Testing software has little in the way of an underpinning theory. Over time this has lead to ad hoc approaches. You have a problem; you think of a solution; you do some experiments to see how well it works. You have another problem, you find another solution.
Shannon's Information Theory is a simple concept that has proven itself to have wide and disparate application over many different fields: in communications, sociology, physics, biology, financial markets, machine learning, big data, statistics etc. etc. Is it possible that it might have some useful applications in software engineering?
A software program can be thought of as a collection of communication channels. At the macroscopic level the entire program can be seen as an input output channel, irrespective of its syntax and semantics. Finer grained communication channels include every function, class, path, assignment, and expression in the program. I argue that this view of a program provides us with a very powerful and flexible conceptual toolbox with which to solve problems and to explain solutions.
As examples, I first examine the work of Alshahwan and Harman on Output Diversity for test suite coverage and show that information theory explains their outstandingly good results. Then I use my own work on testability to show how information theory can offer solutions to coincidental correctness of test inputs.
Dr Clark is a Senior Lecturer in the Department of Computer Science at UCL and a member of Centre for Research into Evolution Search and Testing (CREST), the Software Systems Engineering Research Group (SSE), the Information Security Research Group (InfoSec), The UCL Academic Centre of Excellence in Cyber Security (SCR-CS), and the GCHQ Research Institute for Program Analysis and Verification for Cyber Security (RIPAV-CS).
His research interests are in applications of information theory and other statistical methods to problems in software security and software testing via formal methods and program analysis.
In my talk I will discuss the use of planning as means for generating test suites. Planning in Artificial Intelligence is considered as method for generating a sequence of actions to be applied in order to move from the given initial state to the wanted goal state. Such a plan, which is the sequence of actions, can be easily interpreted as a test case to be applied to check the system’s behavior. The question immediately arising is regarding the origin of actions in case of software or system testing. Here we discuss two solutions. One solution for object-oriented languages maps methods to actions but requires pre and post conditions to be specified. The other solution to be developed for security testing captures the behavior of an attacker. Actions usually used by an attacker to penetrate the system under test are formalized in a way such that a planner can generate potentially vulnerable sequences of actions. Besides the foundation of planning, the introduction of the two different applications of planning for testing, I also discuss previous research and future challenges.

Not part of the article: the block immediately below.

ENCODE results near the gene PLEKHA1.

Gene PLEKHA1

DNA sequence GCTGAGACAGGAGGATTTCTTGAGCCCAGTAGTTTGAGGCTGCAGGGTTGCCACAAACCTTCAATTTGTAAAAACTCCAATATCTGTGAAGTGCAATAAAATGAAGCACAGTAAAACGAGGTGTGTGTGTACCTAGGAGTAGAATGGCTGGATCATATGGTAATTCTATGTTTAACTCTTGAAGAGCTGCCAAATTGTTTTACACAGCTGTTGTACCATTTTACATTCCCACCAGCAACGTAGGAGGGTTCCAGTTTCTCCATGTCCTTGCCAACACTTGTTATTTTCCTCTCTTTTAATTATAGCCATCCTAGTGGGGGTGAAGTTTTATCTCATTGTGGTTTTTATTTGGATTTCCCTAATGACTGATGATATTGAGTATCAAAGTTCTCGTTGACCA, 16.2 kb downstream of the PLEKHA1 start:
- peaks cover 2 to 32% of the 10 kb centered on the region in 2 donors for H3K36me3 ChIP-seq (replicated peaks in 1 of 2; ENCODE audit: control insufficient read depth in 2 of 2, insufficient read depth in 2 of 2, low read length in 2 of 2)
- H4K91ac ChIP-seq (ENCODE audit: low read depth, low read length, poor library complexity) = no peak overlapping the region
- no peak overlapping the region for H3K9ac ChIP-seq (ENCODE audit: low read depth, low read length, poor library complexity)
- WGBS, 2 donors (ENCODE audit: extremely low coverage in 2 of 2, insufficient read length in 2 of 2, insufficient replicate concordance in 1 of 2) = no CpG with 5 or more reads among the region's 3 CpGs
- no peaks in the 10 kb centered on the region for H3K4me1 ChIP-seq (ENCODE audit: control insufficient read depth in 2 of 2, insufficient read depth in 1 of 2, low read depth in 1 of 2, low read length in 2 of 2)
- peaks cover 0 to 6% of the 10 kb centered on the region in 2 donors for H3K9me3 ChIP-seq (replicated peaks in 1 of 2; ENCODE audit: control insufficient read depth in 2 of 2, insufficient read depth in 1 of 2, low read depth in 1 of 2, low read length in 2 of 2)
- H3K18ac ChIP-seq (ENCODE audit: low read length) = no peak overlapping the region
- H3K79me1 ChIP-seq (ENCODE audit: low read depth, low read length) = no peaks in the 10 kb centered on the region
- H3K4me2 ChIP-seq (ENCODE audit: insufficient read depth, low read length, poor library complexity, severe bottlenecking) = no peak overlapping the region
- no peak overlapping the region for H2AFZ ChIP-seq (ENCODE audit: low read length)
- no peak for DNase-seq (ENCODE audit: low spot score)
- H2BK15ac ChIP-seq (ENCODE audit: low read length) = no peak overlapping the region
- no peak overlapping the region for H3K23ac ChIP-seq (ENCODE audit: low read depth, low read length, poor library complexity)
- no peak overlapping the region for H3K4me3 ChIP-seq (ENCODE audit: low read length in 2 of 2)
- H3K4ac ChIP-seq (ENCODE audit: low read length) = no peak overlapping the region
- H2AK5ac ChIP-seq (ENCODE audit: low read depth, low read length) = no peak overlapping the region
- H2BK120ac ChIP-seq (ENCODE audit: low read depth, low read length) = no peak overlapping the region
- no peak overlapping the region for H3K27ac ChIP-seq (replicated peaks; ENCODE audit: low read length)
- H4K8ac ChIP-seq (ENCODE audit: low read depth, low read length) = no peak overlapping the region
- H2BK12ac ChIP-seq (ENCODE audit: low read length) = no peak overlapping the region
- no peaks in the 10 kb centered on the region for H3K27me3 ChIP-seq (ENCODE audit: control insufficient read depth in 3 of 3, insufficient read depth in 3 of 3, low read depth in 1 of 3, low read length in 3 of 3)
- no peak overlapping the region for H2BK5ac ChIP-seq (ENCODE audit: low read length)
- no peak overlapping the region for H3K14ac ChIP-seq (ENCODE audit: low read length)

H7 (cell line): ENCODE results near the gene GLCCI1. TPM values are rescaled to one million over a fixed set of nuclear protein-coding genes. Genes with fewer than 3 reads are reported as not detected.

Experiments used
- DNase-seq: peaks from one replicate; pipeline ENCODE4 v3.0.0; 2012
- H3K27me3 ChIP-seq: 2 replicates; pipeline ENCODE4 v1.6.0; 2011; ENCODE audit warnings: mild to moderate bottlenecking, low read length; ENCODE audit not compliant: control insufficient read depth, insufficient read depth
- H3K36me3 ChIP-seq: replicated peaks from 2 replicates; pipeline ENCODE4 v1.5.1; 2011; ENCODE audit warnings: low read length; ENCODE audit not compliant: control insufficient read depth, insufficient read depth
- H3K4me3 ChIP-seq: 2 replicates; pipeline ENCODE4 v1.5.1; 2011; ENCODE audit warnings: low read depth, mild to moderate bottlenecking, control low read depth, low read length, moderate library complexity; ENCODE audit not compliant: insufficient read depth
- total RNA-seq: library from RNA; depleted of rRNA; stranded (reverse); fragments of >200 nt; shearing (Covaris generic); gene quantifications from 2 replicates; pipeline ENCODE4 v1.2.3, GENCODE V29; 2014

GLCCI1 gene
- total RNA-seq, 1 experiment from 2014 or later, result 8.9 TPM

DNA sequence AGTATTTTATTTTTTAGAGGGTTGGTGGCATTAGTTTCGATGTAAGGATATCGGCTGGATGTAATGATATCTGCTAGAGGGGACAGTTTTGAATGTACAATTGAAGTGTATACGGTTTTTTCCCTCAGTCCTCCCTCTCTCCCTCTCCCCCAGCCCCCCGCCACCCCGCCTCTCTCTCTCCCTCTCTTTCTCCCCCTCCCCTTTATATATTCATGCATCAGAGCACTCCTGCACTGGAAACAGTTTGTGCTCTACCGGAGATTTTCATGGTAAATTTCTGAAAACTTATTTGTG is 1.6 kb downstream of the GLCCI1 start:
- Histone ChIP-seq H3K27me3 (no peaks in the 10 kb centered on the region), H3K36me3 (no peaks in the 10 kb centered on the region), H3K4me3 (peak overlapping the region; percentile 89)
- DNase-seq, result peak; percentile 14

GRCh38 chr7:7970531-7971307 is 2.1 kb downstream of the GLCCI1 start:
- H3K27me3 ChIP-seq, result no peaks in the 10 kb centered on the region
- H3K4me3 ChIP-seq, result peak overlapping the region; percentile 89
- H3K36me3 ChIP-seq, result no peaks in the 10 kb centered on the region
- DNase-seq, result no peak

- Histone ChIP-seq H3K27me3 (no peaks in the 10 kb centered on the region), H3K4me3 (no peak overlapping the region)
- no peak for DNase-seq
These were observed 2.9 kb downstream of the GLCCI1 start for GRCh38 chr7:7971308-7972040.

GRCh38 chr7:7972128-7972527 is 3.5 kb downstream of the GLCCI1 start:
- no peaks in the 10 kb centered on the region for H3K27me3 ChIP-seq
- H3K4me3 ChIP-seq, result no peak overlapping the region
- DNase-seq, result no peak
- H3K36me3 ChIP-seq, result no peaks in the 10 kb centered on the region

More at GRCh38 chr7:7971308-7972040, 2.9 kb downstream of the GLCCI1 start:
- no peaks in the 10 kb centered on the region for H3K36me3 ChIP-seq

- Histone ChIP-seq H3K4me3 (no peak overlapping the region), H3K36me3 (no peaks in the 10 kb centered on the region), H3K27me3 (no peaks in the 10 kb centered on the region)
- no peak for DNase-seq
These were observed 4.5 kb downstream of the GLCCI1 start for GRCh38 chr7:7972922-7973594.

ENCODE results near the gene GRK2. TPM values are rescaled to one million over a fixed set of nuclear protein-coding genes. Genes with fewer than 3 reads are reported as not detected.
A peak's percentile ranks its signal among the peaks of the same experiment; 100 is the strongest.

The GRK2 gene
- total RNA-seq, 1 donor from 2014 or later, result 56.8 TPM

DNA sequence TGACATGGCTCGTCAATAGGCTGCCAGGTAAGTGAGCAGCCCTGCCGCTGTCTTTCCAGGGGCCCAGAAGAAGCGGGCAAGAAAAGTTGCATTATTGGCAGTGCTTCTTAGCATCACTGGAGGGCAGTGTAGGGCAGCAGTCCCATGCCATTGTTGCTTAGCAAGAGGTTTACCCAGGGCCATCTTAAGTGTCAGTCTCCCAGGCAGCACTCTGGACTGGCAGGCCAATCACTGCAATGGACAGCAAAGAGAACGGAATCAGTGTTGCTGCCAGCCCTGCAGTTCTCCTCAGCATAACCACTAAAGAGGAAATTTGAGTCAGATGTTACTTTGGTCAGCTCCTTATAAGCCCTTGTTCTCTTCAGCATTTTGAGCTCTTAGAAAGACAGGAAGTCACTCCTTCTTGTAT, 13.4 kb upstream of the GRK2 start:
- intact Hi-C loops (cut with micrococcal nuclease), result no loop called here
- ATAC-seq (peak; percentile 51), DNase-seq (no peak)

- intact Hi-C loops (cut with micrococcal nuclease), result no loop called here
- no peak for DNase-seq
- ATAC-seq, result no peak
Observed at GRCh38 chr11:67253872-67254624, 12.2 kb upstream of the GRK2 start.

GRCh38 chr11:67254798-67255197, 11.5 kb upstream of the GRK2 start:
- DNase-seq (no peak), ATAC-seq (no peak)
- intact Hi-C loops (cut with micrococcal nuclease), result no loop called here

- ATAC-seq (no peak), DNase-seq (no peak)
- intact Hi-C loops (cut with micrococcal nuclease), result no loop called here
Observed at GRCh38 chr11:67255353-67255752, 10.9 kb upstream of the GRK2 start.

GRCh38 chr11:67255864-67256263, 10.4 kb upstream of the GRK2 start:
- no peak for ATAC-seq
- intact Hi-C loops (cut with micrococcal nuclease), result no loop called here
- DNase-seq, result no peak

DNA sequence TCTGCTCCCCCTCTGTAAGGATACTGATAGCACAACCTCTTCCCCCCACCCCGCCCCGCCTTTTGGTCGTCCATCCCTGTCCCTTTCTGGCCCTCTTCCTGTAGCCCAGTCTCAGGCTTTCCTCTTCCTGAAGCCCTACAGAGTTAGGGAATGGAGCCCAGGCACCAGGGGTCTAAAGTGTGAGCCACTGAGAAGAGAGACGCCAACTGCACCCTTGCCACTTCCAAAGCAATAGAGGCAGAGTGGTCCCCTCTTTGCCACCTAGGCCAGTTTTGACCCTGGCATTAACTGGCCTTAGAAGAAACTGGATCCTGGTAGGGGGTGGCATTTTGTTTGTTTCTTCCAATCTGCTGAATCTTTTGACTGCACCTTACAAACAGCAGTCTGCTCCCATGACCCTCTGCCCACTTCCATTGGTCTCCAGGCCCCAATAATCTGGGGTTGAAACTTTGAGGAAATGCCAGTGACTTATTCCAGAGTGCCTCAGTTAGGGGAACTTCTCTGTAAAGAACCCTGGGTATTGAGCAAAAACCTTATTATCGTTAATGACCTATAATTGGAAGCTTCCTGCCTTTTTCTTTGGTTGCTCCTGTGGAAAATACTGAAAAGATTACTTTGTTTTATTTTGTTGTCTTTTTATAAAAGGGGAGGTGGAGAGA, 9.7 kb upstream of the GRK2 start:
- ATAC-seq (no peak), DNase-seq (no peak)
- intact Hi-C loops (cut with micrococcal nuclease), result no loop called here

Franz Wotawa received a M.Sc. in Computer Science (1994) and a PhD in 1996 both from the Vienna University of Technology. He is currently professor of software engineering at the Graz University of Technology and Dean of the Computer Science Faculty. Since the founding of the Institute for Software Technology in 2003 to the year 2009 Franz Wotawa had been the head of the institute. His research interests include model-based and qualitative reasoning, theorem proving, mobile robots, verification and validation, and software testing and debugging. Beside theoretical foundations he has always been interested in closing the gap between research and practice. For this purposes he founded Softnet Austria in 2006, which is a non-profit organization carrying out applied research projects together with companies.
During his career Franz Wotawa has written more than 280 papers for journals, books, conferences, and workshops. He supervised 64 master and 27 PhD students. Franz Wotawa has been member of a various number of program committees and organized several workshops and special issues of journals. He is a member of the Academia Europaea, the IEEE Computer Society, ACM the Austrian Computer Society (OCG), the Austrian Society for Artificial Intelligence, and Senior Member of the AAAI.